Forgotten flag of Iwo Jima
Chicago Sun-Times, Feb 23, 2002 by Janet Rausa Fuller
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One man wrote letters to his sweetheart back in Chicago, telling her how he crawled up the mountain on his stomach to avoid the bullets and bombs.
The other never talked about that day, at least not in front of his wife.
Jim Michels and John Jablonski--both Marines and Chicago boys-- were on Mt. Suribachi when first one flag, then a second, went up Feb. 23, 1945, on the Japanese island of Iwo Jima.
The second flag is forever etched in America's memory, the image of six Marines made famous in a photograph by Joe Rosenthal of the Associated Press.
The scene has been reproduced on postage stamps and cast in bronze. It is an icon, many say, of patriotism.
But nearly six decades later, the widows of the two Chicago men find themselves attached to more obscure--some say forgotten--images from one of the costliest battles in history.
In one, the first flag is raised, and Michels is seen cradling a rifle.
The other image is of Jablonski, standing amid a jubilant crowd of Marines and in front of the second flag.
The men's widows, Harriet Jablonski of Elk Grove and Victoria Michels of Riverside, will be at Daley Center Plaza today for a ceremony marking the 57th anniversary of the raising of the flags at Iwo Jima.
"He knew he went there to do a job, and he was determined to get it right," Harriet Jablonski said of her husband, who died in 1991 of brain cancer.
Betty McMahon, 43, the youngest of Michels' four daughters, will speak at the event. Rosenthal's world famous photo of the second flag is "a great picture," McMahon said. "I just don't want history to be forgotten."
"Forgotten," or at least grossly overshadowed, sums up the fate of the first Iwo Jima flag-raising, captured by Marine photographer Lou Lowery. Michels is perched prominently in the foreground of Lowery's picture.
A blue-eyed Bridgeport native, Michels was one of six Marines of the Fifth Division who scrambled up Mt. Suribachi on the morning of Feb. 23.
The island was not yet secure, and the atmosphere was tense. But the men--Michels, Harold Schrier, Ernest Thomas, Henry Hansen, Louis Charlo and Charles Lindberg--were on a mission to take the mountain.
" 'Around every corner, we'd lose somebody else,' " Victoria Michels, 79, said her husband wrote.
At 10:20 a.m., the men made it to the top and hoisted a raggedy flag measuring 28 by 54 inches, on an iron pipe.
American soldiers cheered, and passing ships tooted their horns at the sight.
Lowery, a staff photographer for the Marine Corps' Leatherneck magazine, took the picture seconds before Japanese soldiers, still hiding in caves, launched a grenade attack.
The men, however, managed to secure the summit and descend.
About three hours later, orders came from the battalion officer to replace the flag with a larger one, according to Lindberg, who at 81 is the only surviving member of both flag-raising groups.
A second group of six--Ira Hayes, Franklin Sousley, Rene Gagnon, Michael Strank, John Bradley and Harlon Block--was dispatched.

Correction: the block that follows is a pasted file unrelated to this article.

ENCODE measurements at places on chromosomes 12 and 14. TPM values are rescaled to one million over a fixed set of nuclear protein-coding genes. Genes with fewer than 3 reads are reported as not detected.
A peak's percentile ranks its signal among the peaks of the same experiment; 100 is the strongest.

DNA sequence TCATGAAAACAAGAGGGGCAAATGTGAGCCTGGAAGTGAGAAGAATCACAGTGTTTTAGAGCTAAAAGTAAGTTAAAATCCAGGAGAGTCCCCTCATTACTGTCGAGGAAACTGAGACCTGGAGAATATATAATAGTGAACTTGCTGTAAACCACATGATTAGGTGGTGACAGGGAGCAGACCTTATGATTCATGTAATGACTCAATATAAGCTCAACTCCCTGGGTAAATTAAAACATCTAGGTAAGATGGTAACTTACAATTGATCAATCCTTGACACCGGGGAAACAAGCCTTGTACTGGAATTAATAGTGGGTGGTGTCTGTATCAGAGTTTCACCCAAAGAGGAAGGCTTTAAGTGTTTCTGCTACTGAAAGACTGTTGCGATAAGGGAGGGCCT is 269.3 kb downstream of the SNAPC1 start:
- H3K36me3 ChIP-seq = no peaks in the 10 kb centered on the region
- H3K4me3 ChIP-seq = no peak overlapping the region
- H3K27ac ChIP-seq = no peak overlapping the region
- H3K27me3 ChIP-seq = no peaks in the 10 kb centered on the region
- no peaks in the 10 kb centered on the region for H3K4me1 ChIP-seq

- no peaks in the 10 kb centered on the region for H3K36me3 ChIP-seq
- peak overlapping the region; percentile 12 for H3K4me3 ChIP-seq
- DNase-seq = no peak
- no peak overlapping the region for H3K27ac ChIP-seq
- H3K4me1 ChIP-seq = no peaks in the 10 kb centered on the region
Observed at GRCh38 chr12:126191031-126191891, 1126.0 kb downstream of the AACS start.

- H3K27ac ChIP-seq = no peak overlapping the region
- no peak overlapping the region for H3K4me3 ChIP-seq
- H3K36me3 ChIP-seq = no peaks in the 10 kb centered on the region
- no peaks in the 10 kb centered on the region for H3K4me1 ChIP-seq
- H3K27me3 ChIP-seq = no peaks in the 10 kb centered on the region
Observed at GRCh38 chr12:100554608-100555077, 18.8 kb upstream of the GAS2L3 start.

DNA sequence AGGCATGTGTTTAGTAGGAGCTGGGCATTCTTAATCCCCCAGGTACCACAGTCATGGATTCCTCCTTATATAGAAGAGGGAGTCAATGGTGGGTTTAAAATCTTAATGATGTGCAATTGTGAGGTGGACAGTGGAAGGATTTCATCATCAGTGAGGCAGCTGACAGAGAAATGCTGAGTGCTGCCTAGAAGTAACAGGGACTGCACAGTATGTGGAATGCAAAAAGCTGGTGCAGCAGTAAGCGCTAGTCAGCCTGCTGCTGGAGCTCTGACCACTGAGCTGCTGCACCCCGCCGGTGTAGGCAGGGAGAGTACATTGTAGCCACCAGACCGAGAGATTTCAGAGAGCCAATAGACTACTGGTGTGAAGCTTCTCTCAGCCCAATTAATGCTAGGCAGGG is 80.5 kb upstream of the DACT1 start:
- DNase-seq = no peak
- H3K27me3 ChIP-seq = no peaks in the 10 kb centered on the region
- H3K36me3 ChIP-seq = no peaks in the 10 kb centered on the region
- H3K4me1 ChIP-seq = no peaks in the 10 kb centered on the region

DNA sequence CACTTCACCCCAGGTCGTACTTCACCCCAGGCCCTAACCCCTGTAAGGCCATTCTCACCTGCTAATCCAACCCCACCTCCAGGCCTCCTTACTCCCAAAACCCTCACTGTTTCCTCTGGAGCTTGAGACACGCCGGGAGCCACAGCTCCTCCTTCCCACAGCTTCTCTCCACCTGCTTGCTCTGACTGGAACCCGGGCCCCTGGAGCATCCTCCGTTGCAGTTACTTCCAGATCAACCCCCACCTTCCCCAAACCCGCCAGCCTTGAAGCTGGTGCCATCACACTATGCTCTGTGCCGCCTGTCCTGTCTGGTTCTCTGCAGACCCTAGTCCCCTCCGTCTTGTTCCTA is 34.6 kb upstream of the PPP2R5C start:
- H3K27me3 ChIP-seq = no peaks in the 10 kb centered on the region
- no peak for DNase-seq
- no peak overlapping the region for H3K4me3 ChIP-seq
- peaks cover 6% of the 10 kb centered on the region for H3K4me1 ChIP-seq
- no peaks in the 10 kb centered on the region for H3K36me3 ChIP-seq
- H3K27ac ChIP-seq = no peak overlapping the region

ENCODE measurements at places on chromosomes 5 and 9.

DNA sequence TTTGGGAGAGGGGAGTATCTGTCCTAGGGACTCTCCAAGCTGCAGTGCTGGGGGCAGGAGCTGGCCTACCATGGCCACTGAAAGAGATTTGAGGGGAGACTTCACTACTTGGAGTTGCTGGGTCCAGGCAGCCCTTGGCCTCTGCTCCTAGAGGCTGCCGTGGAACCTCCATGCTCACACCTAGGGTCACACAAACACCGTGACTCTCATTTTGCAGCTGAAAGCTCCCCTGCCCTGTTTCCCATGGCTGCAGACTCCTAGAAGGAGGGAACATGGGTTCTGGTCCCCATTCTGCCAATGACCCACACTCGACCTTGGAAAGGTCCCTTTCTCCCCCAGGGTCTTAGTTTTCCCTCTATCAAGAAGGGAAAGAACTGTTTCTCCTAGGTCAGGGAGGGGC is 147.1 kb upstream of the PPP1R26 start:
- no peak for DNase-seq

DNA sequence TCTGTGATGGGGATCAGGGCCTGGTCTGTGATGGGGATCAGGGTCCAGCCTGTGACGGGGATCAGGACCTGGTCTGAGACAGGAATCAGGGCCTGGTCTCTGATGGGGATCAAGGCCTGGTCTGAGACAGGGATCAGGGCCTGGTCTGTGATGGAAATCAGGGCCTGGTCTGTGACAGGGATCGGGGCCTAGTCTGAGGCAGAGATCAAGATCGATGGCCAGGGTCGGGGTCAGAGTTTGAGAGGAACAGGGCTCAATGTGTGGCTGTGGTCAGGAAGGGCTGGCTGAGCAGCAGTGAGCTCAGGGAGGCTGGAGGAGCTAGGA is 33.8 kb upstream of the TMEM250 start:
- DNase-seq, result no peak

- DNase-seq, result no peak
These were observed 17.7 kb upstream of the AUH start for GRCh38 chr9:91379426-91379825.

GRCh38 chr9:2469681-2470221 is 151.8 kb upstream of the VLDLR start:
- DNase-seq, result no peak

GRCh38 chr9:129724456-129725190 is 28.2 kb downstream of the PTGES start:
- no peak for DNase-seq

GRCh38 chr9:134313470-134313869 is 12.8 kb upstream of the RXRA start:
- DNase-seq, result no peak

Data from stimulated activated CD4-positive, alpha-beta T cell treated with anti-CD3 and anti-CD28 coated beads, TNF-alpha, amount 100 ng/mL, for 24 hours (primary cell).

Following them, but not aware that the flag was to be replaced, were Marine photographer Robert Campbell, Marine videographer Bill Genaust and Rosenthal, the AP photographer.
Rosenthal had heard about the first flag, and on the way up Suribachi, he had passed Lowery and the others.
"We almost decided not to go on, but I made up my mind to shoot a picture of it anyway," Rosenthal wrote in a magazine article in 1955.
At the top, Campbell got the shot of the first flag coming down and the second going up. Genaust got movie footage of the switch (he was killed nine days later).
Though he would not know it until his film was developed several days later and military officials had wired it back to the States, Rosenthal got the shot seen around the world.
Jim Michels was awarded a Purple Heart and returned to Chicago in 1946.
He and Victoria married the next year. He drove a truck for the Crane Co. and Columbia Pipe and Supply.
A regular "jokester," Jim Michels wasn't one to hold a grudge, even as the fame of Rosenthal's photo eclipsed Lowery's photo, his family says.
Still, depression became his enemy after the war. He was admitted several times to the Hines Veterans Administration Hospital in Maywood. In 1982, at age 63, he died of a heart attack.
Rosenthal, who won a Pulitzer Prize for the famous flag-raising shot, snapped other photos that day, including the posed group shot that Harriet Jablonski keeps pressed, neatly, under a wooden frame.
John Jablonski, who also was awarded a Purple Heart, returned to his old haunts around Western and Ashland in 1946 and married Harriet three years later.
Of the two, she was the talker. That much never changed.
Harriet Jablonski only began revisiting the subject two years ago, after a friend of John and fellow Marine from Chicago contacted her.
She has pulled out her husband's dusty files and notes but still does not know his exact role that day or how long he remained on the summit.
"The most important thing is that he came back, you know," she said. "I'm proud of him and thankful that he came back."
R.W. "Dick" Gaines
GnySgt USMC (Ret.)
1952 (Plt #437)--'72
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